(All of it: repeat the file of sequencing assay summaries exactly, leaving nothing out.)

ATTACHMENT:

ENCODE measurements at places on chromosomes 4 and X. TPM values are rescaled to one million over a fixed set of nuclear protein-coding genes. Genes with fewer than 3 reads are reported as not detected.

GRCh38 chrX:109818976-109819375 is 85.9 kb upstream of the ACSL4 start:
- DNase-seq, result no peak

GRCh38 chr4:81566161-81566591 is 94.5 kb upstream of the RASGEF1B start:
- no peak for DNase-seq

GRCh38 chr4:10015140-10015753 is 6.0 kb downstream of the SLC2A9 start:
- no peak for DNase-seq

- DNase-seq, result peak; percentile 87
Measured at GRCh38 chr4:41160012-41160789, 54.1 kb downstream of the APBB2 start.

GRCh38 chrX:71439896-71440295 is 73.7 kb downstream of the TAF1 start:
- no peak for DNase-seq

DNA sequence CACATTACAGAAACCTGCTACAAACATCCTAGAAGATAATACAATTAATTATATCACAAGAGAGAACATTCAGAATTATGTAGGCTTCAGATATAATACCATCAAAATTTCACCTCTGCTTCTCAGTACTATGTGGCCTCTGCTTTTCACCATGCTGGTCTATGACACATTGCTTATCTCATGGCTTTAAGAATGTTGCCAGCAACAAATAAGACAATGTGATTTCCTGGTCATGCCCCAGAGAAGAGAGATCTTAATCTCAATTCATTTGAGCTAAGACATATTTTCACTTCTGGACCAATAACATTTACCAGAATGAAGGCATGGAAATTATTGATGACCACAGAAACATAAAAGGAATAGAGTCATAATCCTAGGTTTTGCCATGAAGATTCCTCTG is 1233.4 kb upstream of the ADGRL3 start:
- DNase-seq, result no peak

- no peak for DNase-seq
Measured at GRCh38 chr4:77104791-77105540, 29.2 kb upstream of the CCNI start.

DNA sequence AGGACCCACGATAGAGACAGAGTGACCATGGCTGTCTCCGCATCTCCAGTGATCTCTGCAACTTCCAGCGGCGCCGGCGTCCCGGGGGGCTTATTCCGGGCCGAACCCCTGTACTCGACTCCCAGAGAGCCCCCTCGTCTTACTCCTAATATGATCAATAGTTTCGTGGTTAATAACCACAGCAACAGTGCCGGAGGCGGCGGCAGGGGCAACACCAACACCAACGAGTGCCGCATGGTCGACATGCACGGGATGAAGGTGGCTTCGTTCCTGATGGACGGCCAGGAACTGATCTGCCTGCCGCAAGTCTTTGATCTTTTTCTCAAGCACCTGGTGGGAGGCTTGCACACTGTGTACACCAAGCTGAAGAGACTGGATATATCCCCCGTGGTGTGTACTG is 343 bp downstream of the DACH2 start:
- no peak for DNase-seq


ENCODE measurements at places on chromosomes 4 and X. TPM values are rescaled to one million over a fixed set of nuclear protein-coding genes. Genes with fewer than 3 reads are reported as not detected.

GRCh38 chrX:109818976-109819375 is 85.9 kb upstream of the ACSL4 start:
- DNase-seq, result no peak

GRCh38 chr4:81566161-81566591 is 94.5 kb upstream of the RASGEF1B start:
- no peak for DNase-seq

GRCh38 chr4:10015140-10015753 is 6.0 kb downstream of the SLC2A9 start:
- no peak for DNase-seq

- DNase-seq, result peak; percentile 87
Measured at GRCh38 chr4:41160012-41160789, 54.1 kb downstream of the APBB2 start.

GRCh38 chrX:71439896-71440295 is 73.7 kb downstream of the TAF1 start:
- no peak for DNase-seq

DNA sequence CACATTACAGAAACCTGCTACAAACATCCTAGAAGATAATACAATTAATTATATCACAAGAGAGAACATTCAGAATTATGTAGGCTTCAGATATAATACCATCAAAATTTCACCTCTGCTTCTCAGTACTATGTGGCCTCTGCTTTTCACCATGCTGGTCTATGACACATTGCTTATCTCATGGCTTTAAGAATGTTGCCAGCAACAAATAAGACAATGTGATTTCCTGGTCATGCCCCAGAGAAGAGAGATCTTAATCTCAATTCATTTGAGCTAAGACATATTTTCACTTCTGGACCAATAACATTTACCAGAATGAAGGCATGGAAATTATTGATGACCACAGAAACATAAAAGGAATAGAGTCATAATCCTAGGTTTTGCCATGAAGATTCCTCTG is 1233.4 kb upstream of the ADGRL3 start:
- DNase-seq, result no peak

- no peak for DNase-seq
Measured at GRCh38 chr4:77104791-77105540, 29.2 kb upstream of the CCNI start.

DNA sequence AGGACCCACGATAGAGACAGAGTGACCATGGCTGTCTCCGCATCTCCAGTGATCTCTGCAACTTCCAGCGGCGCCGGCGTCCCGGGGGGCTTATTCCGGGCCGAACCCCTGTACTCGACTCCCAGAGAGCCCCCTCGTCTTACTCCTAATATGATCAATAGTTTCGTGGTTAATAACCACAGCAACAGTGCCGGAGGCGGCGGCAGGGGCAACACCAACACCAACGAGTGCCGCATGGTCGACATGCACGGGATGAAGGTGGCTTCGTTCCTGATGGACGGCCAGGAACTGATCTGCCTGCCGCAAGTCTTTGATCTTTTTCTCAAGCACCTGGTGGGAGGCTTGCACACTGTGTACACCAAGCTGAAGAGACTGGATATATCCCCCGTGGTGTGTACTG is 343 bp downstream of the DACH2 start:
- no peak for DNase-seq